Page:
Transcript for “Video — Canada Day 2020 — Let’s innovate together!”
Video length: 5:21 minutes
This is a bilingual video. The dialogue is in both English and French.
Samantha Yammine has being asked questions in an interview. She is sitting in a living room.
[Text on screen: HOW DID YOU FEEL WHEN YOU FIRST LEARNED ABOUT COVID-19 COMING TO CANADA?]
Interviewer: How did you feel when you first learned about COVID-19 coming to Canada?
Samantha Yammine: I was and have been terrified.
[Text on screen: LET’S INNOVATE TOGETHER]
Narrator: Our country is drastically different from where it was one year ago due to the novel coronavirus.
Sequence of images while narrator speaks:
Person dressed in protective equipment working on face shield in lab.
Face shield and mask with special breathing apparatus shown on mannequin head from all sides.
Person pointing to ventilator tubing system.
[Text on screen: UBC FACULTY OF APPLIED SCIENCE]
Woman showing biodegradable mask in lab
[Text on screen: @SCIENCE.SAM VIA INSTAGRAM]
Instagram science.sam page shown - “What’s the point of epidemiological models anyway??”
[Text on screen: COVIDDEMYSTIFIED.CA]
[Website page shown -THE PANDEMIC VISUALIZED]
Narrator: But amidst the chaos, Canadians across the country are innovating. Maker communities are filling the gaps in the demand for PPE, researchers are designing alternative solutions that can last beyond our crisis and science communicators are making sure no questions are left unanswered.
Kenneth Wan speaking at desk wearing headphones in front of computer.
[Text on screen: KENNETH WAN – DIRECTOR, COVIDSTOP.CA]
Kenneth Wan: Then when COVID broke, uh, and things went crazy and all the laboratories shut down, there was lots of people calling us in terms of say, “Hey, how can we help?” And I guess we became suddenly a resource because we were 3D printing, prototyping and laser cutting.
Spools of wire, mannequin head, laser-cutting process.
[Text on screen: NIVATHA BALENDRA – FOUNDER, DISPERSA]
Nivatha Balendra: Reading on the news every day, of course, it’s inevitable to see the dire need for these types of basic supplies. We just wanted to do our own small part, really, to see if we can help.
[Text on screen: CYRIL MANI – STUDENT, PROTECTION COLLECTIVE]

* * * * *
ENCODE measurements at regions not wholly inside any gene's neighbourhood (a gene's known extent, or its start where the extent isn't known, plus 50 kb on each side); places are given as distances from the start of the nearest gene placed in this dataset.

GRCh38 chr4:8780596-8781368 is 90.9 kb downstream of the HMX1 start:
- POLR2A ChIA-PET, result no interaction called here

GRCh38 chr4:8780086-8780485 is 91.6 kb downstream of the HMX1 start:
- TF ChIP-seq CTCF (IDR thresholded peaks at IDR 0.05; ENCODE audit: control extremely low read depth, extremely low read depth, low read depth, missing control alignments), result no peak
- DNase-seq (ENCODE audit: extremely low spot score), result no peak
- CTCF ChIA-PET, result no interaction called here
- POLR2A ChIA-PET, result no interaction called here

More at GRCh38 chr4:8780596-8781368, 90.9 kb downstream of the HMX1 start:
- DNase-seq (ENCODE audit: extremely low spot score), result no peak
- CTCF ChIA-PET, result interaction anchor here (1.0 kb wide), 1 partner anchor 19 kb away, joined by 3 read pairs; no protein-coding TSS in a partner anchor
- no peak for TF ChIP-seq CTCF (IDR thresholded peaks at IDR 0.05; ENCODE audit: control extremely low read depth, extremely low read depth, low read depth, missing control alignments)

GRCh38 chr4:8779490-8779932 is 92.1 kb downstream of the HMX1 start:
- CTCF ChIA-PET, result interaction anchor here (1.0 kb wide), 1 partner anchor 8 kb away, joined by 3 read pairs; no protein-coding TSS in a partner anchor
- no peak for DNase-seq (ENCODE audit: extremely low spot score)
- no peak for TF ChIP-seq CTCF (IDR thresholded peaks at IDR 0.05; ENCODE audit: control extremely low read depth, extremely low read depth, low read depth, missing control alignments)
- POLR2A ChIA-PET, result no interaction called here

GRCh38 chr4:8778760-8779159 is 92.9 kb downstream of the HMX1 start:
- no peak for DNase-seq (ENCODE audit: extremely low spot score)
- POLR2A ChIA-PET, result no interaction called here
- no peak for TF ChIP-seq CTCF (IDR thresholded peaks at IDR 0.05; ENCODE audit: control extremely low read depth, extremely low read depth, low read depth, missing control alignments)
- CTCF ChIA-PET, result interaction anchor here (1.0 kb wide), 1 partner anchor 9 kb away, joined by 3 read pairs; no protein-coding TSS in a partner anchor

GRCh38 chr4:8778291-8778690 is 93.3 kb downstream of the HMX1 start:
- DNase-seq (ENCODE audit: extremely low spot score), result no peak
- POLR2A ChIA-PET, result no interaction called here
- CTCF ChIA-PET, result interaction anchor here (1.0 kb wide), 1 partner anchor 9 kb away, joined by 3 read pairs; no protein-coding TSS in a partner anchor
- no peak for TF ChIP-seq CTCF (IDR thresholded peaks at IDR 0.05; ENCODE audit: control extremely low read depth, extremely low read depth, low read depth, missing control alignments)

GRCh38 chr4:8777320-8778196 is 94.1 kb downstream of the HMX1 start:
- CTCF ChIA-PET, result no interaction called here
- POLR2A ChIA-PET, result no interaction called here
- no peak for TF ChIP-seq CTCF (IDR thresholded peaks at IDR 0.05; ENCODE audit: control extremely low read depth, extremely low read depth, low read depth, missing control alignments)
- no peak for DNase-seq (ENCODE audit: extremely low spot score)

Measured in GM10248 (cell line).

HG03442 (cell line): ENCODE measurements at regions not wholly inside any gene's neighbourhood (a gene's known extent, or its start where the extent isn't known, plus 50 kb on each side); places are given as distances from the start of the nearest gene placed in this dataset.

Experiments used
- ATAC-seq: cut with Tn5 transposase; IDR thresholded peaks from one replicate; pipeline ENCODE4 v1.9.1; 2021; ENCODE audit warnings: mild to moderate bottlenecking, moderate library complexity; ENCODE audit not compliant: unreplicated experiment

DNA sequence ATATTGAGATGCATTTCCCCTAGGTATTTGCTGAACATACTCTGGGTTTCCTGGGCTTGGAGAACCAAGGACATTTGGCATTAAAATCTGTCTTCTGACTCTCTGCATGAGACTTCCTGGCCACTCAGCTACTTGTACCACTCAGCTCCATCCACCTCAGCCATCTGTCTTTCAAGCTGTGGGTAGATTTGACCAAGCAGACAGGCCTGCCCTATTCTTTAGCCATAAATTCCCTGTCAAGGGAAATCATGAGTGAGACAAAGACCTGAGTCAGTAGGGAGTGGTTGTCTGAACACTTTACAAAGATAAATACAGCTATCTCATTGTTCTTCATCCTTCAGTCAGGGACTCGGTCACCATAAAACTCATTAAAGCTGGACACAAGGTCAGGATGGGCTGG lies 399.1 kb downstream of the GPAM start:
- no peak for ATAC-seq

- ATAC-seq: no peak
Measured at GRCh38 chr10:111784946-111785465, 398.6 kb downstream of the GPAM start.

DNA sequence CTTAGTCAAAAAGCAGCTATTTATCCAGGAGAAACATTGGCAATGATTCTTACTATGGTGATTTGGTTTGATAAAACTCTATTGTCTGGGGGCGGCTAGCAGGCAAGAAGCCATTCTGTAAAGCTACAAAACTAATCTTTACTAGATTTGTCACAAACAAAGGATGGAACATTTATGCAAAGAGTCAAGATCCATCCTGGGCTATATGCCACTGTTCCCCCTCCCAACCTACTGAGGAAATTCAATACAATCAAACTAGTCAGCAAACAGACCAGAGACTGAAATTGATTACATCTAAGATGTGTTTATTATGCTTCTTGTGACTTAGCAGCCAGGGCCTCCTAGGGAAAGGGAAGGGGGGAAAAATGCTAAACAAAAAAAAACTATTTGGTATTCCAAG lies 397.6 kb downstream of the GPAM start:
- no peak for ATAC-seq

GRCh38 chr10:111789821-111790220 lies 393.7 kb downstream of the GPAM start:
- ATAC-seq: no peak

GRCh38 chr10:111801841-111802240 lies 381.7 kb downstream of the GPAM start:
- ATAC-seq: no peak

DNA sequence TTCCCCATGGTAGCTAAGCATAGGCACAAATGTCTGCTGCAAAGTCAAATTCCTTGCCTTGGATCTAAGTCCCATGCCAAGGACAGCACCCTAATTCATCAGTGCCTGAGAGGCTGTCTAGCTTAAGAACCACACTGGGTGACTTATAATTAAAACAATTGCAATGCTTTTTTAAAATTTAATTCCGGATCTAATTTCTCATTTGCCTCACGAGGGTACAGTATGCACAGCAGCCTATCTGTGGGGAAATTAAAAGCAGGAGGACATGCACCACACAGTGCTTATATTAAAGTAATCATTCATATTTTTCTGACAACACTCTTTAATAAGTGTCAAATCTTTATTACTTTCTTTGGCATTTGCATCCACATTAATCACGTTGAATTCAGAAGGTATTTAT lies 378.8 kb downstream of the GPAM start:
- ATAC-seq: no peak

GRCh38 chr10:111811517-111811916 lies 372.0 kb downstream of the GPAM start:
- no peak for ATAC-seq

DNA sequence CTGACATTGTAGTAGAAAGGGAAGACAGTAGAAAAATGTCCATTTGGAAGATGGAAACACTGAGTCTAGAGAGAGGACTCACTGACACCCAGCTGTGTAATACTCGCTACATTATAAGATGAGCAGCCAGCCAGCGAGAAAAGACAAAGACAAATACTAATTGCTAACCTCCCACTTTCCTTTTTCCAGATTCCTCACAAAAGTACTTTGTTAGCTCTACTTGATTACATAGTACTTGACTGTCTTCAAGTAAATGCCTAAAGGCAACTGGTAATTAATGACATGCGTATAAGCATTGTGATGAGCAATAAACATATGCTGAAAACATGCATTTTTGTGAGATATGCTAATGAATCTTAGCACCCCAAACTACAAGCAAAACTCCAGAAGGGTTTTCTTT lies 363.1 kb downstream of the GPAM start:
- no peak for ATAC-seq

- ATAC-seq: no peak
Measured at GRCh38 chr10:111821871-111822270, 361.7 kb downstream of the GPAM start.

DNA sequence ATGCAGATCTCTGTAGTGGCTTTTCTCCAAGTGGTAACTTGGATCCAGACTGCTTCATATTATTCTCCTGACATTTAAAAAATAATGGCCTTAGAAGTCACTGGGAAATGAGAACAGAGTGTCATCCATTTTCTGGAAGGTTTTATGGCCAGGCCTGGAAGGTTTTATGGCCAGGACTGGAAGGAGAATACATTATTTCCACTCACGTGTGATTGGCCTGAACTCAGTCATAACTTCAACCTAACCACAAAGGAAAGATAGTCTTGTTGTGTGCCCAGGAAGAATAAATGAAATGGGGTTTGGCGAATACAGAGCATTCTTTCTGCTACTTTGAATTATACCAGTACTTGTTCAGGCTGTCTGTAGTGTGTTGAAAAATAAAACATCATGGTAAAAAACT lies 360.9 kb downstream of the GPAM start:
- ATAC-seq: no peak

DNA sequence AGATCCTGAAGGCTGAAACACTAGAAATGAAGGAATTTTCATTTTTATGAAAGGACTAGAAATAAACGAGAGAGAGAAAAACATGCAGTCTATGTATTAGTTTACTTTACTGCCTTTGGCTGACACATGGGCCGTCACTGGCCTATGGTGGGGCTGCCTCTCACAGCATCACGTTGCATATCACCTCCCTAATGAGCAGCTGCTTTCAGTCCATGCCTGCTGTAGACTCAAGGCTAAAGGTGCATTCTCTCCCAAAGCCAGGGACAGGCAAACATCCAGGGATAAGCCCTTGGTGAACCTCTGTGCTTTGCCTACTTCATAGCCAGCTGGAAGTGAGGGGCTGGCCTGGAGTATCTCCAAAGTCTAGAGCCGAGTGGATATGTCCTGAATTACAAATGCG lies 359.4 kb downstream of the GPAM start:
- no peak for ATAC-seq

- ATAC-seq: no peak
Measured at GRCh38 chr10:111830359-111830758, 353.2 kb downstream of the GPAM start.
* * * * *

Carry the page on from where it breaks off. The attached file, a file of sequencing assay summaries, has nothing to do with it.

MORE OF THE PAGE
Cyril Mani (translated from French to English): And with the equipment we had, we still managed to produce a fair number of masks, about 50 masks a day... which started to increase to 100 masks a day, because we were able to get help from other people eventually. We managed to reach out to schools, industries, libraries...
People working on masks in lab, shown in fast motion.
Johan Foster: It just kind of started a little bit of a chain reaction.
Nivatha Balendra: We’re seeing other companies do it and that provided us with the confidence to know that we can do it too.
Canadian flag flying against backdrop of snowy mountains.
Cyril Mani (translated from French to English): And I think it’s only in Canada that people come together that quickly in a common cause.
[Text on screen: JOHAN FOSTER – UBC BIOPRODUCTS INSTITUTE]
Johan Foster: Taking our previous skill sets and saying “Hey, we can actually tackle a problem here.” With this need for masks, we’re talking about hundreds of millions, if not billions, of masks in Canada.
Variety of masks shown.
[Text on screen: ORLANDO ROJAS – UBC BIOPRODUCTS INSTITUTE]
Orlando Rojas: The current solutions to the masks are non-biodegradable. And that, they represent an environmental challenge.
Worker wearing gloves displays biodegradable masks in process.
[Text on screen: UBC FACULTY OF APPLIED SCIENCE]
Johan Foster: And we want to avoid that. Can we take our masks, simply put them in the compost and remove them from the waste stream?
[Text on screen: REZA FARIVAR – ORGANIZER, CODE LIFE VENTILATOR CHALLENGE]
Reza Farivar: It was also clear that the needs of the COVID patients were somewhat simpler. We could actually try motivating the creation of this simple ventilator by the creation of a challenge.
Woman wearing a mask and working in lab on ventilator.
Another woman wearing a mask working on wires in device and looking at a handheld device.
[Text on screen: LOUIS-PIERRE FORTIN - ENGINEER, THE LUNG CARBURETOR]
Louis-Pierre Fortin (translated from French to English): We threw ourselves into it. We had about 13, 14 days to develop a ventilator.
Reza Farivar: The process we have done was a very collaborative involvement for many people across Canada. Um, we were able to put together the full definition of the problem. Very efficient.
Sequence of images while Reza Farivar speaking:
Woman wearing mask in front of lab equipment looking down, then looking up.
[Text on screen: CODE LIFE: MGHF]
Reza and co-worker in lab wearing masks and collaborating on ventilator.
Woman pointing to information on screen.
Man checking tube equipment in case on wheels.